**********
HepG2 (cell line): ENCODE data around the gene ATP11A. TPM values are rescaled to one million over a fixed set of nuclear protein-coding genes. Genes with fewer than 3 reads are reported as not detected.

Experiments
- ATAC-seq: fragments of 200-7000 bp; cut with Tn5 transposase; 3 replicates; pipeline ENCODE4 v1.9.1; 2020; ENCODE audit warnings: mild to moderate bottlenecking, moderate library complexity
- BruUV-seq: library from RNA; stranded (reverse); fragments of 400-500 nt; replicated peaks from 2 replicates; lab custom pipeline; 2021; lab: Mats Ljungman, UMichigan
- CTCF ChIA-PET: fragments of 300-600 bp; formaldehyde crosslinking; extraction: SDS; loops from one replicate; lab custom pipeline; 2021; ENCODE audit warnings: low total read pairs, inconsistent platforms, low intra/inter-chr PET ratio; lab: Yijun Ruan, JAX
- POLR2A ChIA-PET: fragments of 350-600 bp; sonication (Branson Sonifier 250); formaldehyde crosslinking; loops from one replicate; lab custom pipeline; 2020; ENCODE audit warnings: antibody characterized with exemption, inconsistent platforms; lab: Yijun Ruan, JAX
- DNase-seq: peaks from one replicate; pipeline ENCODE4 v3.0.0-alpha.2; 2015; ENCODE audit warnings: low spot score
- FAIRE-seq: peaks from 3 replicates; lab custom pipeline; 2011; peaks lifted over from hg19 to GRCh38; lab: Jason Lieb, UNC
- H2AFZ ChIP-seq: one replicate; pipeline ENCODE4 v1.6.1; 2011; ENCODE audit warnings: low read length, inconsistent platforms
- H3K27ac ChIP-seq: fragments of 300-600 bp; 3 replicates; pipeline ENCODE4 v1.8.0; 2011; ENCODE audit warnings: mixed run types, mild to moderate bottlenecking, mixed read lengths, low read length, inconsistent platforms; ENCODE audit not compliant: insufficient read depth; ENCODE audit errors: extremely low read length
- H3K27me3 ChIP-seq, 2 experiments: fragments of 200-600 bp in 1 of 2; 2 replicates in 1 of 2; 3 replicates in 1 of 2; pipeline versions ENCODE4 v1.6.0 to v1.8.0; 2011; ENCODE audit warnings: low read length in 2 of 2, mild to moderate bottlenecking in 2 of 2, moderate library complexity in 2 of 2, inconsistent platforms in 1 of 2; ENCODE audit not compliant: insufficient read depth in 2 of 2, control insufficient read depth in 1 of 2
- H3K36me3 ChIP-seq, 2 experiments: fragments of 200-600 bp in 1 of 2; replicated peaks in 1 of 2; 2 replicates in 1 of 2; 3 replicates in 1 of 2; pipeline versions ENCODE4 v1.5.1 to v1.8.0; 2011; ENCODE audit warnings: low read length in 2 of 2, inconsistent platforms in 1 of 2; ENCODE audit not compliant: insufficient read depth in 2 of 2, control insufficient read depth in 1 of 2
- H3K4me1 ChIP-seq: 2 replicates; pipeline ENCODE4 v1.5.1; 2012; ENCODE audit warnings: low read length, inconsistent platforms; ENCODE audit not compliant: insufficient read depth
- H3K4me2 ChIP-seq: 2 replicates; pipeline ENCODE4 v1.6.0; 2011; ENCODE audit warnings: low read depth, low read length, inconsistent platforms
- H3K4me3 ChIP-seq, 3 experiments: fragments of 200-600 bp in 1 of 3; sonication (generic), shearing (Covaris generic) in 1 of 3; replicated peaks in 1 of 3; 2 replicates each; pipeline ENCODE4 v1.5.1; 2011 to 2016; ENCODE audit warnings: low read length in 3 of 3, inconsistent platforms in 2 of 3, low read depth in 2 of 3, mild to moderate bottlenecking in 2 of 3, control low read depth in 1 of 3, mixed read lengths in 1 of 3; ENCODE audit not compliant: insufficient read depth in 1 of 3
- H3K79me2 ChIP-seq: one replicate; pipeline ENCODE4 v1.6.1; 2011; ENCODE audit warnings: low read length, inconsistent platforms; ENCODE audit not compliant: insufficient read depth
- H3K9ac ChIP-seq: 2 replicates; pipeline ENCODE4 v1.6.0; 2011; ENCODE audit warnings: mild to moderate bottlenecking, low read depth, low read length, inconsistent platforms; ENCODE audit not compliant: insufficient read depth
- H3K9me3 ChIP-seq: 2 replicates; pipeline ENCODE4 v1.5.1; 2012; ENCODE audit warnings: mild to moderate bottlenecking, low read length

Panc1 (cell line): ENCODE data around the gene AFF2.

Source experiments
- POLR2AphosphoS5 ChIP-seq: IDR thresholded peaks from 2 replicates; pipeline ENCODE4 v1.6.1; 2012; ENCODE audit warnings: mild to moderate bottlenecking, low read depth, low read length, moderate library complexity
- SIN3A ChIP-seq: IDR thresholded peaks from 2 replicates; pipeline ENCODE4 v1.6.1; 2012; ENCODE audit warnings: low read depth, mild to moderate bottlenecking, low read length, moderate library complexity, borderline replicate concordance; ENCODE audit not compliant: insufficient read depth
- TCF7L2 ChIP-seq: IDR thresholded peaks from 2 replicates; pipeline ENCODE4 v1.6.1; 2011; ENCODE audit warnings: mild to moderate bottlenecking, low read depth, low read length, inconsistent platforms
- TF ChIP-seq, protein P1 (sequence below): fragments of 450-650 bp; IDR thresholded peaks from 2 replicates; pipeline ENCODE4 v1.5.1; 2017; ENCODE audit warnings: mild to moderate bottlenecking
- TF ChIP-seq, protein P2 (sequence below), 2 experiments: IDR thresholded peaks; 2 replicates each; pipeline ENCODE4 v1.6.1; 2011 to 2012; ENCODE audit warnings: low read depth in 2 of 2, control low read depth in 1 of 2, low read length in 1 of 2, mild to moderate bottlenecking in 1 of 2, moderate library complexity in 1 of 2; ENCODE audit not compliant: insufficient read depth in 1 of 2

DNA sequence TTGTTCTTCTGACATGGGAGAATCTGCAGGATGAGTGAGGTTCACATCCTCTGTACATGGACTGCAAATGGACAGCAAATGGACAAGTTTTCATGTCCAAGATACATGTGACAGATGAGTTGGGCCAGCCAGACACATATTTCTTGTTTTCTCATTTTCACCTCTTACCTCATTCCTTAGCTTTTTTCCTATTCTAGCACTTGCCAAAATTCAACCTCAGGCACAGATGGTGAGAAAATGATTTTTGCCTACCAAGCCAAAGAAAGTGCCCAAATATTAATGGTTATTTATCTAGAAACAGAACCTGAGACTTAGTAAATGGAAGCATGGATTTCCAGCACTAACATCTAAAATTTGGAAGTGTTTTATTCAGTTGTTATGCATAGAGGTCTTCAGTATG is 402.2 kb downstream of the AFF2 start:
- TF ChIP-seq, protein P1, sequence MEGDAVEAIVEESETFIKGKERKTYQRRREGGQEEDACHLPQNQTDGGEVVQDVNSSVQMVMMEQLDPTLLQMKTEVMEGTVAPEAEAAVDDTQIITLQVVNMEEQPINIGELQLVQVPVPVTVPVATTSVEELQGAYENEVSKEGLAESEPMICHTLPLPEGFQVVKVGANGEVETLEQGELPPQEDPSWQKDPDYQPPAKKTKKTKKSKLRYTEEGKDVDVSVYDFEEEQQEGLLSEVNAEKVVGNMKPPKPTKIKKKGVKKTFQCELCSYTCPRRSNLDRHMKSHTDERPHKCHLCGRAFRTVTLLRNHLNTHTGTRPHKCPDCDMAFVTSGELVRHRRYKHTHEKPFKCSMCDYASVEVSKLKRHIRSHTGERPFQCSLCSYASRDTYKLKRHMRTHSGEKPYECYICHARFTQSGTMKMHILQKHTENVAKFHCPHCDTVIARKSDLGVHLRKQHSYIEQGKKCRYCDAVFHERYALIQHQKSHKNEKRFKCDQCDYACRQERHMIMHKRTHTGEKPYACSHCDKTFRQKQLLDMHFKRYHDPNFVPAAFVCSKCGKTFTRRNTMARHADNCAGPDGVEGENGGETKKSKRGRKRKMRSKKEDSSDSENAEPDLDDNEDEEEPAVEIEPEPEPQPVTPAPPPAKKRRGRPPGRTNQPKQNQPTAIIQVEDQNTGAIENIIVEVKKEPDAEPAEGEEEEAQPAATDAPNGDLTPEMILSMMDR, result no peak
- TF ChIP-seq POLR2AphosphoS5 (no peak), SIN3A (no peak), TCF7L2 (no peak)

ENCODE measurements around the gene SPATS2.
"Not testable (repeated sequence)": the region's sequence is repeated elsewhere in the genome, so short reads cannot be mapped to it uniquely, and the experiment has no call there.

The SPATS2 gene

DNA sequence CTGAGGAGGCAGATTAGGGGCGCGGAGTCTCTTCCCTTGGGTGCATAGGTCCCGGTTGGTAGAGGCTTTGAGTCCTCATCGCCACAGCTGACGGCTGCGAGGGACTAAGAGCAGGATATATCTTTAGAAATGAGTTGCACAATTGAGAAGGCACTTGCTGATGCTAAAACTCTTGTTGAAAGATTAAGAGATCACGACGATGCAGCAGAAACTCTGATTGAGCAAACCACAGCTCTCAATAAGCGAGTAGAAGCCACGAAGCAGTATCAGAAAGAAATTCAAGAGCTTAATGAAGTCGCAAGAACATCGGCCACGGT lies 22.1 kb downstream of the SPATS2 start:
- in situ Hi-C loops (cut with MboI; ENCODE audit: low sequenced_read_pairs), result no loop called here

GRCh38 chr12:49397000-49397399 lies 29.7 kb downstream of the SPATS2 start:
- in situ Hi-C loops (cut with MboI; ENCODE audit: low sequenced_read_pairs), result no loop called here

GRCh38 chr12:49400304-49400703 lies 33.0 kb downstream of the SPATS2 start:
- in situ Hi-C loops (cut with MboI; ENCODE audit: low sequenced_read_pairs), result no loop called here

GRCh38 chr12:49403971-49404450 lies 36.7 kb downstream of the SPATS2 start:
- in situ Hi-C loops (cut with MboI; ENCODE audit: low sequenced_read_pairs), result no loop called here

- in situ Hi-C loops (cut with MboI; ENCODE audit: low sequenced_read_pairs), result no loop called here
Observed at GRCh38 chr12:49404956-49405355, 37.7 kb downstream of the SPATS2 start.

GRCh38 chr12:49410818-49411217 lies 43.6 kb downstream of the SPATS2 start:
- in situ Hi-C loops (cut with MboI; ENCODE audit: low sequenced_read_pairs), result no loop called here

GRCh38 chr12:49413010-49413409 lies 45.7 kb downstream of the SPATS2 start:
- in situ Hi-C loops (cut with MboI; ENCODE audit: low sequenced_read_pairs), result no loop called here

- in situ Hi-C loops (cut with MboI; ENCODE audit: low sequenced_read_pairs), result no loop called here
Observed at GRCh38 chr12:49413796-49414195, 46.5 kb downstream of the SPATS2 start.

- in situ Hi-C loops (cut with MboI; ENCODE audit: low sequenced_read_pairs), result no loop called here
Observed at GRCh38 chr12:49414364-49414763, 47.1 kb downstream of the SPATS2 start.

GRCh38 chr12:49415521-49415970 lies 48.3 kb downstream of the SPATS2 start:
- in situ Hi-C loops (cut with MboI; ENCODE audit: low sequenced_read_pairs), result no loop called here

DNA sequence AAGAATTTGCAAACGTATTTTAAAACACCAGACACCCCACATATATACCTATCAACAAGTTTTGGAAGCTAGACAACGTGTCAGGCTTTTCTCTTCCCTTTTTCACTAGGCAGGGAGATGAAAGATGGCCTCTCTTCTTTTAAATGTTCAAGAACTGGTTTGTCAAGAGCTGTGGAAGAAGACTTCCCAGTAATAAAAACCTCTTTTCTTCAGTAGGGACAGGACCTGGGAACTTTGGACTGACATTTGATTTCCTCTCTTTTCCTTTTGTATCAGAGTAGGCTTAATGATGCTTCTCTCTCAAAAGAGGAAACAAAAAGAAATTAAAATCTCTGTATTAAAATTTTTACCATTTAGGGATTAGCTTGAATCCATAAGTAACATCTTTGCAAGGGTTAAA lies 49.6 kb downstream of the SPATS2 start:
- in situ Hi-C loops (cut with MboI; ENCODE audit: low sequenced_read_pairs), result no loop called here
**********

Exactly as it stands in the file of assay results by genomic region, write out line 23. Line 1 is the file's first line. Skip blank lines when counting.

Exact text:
- TCF7L2 ChIP-seq: IDR thresholded peaks from 2 replicates; pipeline ENCODE4 v1.6.1; 2011; ENCODE audit warnings: mild to moderate bottlenecking, low read depth, low read length, inconsistent platforms